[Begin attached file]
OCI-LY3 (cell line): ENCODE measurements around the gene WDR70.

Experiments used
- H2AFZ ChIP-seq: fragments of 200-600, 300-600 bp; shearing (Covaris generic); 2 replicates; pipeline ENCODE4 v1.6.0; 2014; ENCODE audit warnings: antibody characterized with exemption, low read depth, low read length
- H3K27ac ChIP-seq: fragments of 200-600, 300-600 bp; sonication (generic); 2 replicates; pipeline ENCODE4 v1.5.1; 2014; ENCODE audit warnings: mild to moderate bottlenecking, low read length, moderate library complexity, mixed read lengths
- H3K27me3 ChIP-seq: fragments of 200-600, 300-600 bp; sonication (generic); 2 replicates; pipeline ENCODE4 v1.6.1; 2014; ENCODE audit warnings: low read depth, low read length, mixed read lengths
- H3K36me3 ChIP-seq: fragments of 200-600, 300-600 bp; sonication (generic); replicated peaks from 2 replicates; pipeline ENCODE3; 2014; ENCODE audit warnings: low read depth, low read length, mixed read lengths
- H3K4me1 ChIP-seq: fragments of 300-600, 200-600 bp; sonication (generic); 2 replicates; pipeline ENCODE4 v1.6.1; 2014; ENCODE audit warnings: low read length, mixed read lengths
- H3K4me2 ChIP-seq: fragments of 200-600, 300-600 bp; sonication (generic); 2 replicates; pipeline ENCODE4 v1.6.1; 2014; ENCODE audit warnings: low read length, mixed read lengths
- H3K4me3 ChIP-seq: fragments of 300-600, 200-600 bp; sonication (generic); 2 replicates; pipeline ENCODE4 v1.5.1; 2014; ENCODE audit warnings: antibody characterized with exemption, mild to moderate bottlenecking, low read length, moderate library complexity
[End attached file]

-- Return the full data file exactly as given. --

OCI-LY3 (cell line): ENCODE measurements around the gene WDR70.

Experiments used
- H2AFZ ChIP-seq: fragments of 200-600, 300-600 bp; shearing (Covaris generic); 2 replicates; pipeline ENCODE4 v1.6.0; 2014; ENCODE audit warnings: antibody characterized with exemption, low read depth, low read length
- H3K27ac ChIP-seq: fragments of 200-600, 300-600 bp; sonication (generic); 2 replicates; pipeline ENCODE4 v1.5.1; 2014; ENCODE audit warnings: mild to moderate bottlenecking, low read length, moderate library complexity, mixed read lengths
- H3K27me3 ChIP-seq: fragments of 200-600, 300-600 bp; sonication (generic); 2 replicates; pipeline ENCODE4 v1.6.1; 2014; ENCODE audit warnings: low read depth, low read length, mixed read lengths
- H3K36me3 ChIP-seq: fragments of 200-600, 300-600 bp; sonication (generic); replicated peaks from 2 replicates; pipeline ENCODE3; 2014; ENCODE audit warnings: low read depth, low read length, mixed read lengths
- H3K4me1 ChIP-seq: fragments of 300-600, 200-600 bp; sonication (generic); 2 replicates; pipeline ENCODE4 v1.6.1; 2014; ENCODE audit warnings: low read length, mixed read lengths
- H3K4me2 ChIP-seq: fragments of 200-600, 300-600 bp; sonication (generic); 2 replicates; pipeline ENCODE4 v1.6.1; 2014; ENCODE audit warnings: low read length, mixed read lengths
- H3K4me3 ChIP-seq: fragments of 300-600, 200-600 bp; sonication (generic); 2 replicates; pipeline ENCODE4 v1.5.1; 2014; ENCODE audit warnings: antibody characterized with exemption, mild to moderate bottlenecking, low read length, moderate library complexity